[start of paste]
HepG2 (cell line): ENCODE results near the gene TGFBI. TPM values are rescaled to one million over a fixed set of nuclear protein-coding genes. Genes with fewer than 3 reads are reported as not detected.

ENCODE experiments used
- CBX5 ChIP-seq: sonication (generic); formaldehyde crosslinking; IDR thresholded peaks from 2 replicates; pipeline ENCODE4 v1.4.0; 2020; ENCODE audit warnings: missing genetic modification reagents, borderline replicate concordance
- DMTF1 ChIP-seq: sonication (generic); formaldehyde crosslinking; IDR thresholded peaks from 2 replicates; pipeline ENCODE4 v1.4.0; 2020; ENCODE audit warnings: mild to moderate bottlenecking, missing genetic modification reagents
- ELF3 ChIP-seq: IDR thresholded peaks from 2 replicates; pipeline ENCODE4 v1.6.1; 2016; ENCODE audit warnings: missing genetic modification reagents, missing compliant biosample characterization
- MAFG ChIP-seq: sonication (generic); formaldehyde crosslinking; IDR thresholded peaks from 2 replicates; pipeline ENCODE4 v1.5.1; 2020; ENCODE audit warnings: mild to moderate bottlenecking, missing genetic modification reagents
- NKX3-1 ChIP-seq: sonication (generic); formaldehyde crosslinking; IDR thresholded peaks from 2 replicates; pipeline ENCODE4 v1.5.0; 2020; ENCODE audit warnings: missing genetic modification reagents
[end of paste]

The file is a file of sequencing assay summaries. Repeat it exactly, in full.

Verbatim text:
HepG2 (cell line): ENCODE results near the gene TGFBI. TPM values are rescaled to one million over a fixed set of nuclear protein-coding genes. Genes with fewer than 3 reads are reported as not detected.

ENCODE experiments used
- CBX5 ChIP-seq: sonication (generic); formaldehyde crosslinking; IDR thresholded peaks from 2 replicates; pipeline ENCODE4 v1.4.0; 2020; ENCODE audit warnings: missing genetic modification reagents, borderline replicate concordance
- DMTF1 ChIP-seq: sonication (generic); formaldehyde crosslinking; IDR thresholded peaks from 2 replicates; pipeline ENCODE4 v1.4.0; 2020; ENCODE audit warnings: mild to moderate bottlenecking, missing genetic modification reagents
- ELF3 ChIP-seq: IDR thresholded peaks from 2 replicates; pipeline ENCODE4 v1.6.1; 2016; ENCODE audit warnings: missing genetic modification reagents, missing compliant biosample characterization
- MAFG ChIP-seq: sonication (generic); formaldehyde crosslinking; IDR thresholded peaks from 2 replicates; pipeline ENCODE4 v1.5.1; 2020; ENCODE audit warnings: mild to moderate bottlenecking, missing genetic modification reagents
- NKX3-1 ChIP-seq: sonication (generic); formaldehyde crosslinking; IDR thresholded peaks from 2 replicates; pipeline ENCODE4 v1.5.0; 2020; ENCODE audit warnings: missing genetic modification reagents